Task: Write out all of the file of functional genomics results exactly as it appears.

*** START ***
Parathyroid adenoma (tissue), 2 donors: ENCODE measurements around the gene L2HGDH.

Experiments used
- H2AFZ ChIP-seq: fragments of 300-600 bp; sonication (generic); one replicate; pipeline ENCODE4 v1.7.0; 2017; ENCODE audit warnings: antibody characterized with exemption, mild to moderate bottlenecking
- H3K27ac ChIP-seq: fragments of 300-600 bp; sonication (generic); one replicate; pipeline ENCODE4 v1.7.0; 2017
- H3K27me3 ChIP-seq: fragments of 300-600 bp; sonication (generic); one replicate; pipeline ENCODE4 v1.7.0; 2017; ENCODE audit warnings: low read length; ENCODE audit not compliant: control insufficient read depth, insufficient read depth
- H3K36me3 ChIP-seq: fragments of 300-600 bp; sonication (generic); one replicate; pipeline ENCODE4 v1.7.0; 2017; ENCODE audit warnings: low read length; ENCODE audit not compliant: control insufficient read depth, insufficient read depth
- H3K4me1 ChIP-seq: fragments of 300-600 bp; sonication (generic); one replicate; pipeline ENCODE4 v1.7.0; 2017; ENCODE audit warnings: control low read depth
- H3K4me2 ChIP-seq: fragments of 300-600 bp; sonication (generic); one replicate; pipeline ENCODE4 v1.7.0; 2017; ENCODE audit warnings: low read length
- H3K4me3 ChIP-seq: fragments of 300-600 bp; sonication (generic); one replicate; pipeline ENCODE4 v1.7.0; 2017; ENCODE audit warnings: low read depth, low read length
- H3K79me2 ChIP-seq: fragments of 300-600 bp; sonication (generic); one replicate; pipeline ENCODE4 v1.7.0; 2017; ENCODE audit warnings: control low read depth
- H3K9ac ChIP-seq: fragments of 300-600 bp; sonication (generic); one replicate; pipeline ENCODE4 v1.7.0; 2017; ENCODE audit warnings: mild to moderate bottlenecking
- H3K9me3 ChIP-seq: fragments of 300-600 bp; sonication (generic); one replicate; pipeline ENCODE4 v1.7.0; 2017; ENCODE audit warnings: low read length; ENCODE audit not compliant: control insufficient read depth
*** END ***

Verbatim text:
Parathyroid adenoma (tissue), 2 donors: ENCODE measurements around the gene L2HGDH.

Experiments used
- H2AFZ ChIP-seq: fragments of 300-600 bp; sonication (generic); one replicate; pipeline ENCODE4 v1.7.0; 2017; ENCODE audit warnings: antibody characterized with exemption, mild to moderate bottlenecking
- H3K27ac ChIP-seq: fragments of 300-600 bp; sonication (generic); one replicate; pipeline ENCODE4 v1.7.0; 2017
- H3K27me3 ChIP-seq: fragments of 300-600 bp; sonication (generic); one replicate; pipeline ENCODE4 v1.7.0; 2017; ENCODE audit warnings: low read length; ENCODE audit not compliant: control insufficient read depth, insufficient read depth
- H3K36me3 ChIP-seq: fragments of 300-600 bp; sonication (generic); one replicate; pipeline ENCODE4 v1.7.0; 2017; ENCODE audit warnings: low read length; ENCODE audit not compliant: control insufficient read depth, insufficient read depth
- H3K4me1 ChIP-seq: fragments of 300-600 bp; sonication (generic); one replicate; pipeline ENCODE4 v1.7.0; 2017; ENCODE audit warnings: control low read depth
- H3K4me2 ChIP-seq: fragments of 300-600 bp; sonication (generic); one replicate; pipeline ENCODE4 v1.7.0; 2017; ENCODE audit warnings: low read length
- H3K4me3 ChIP-seq: fragments of 300-600 bp; sonication (generic); one replicate; pipeline ENCODE4 v1.7.0; 2017; ENCODE audit warnings: low read depth, low read length
- H3K79me2 ChIP-seq: fragments of 300-600 bp; sonication (generic); one replicate; pipeline ENCODE4 v1.7.0; 2017; ENCODE audit warnings: control low read depth
- H3K9ac ChIP-seq: fragments of 300-600 bp; sonication (generic); one replicate; pipeline ENCODE4 v1.7.0; 2017; ENCODE audit warnings: mild to moderate bottlenecking
- H3K9me3 ChIP-seq: fragments of 300-600 bp; sonication (generic); one replicate; pipeline ENCODE4 v1.7.0; 2017; ENCODE audit warnings: low read length; ENCODE audit not compliant: control insufficient read depth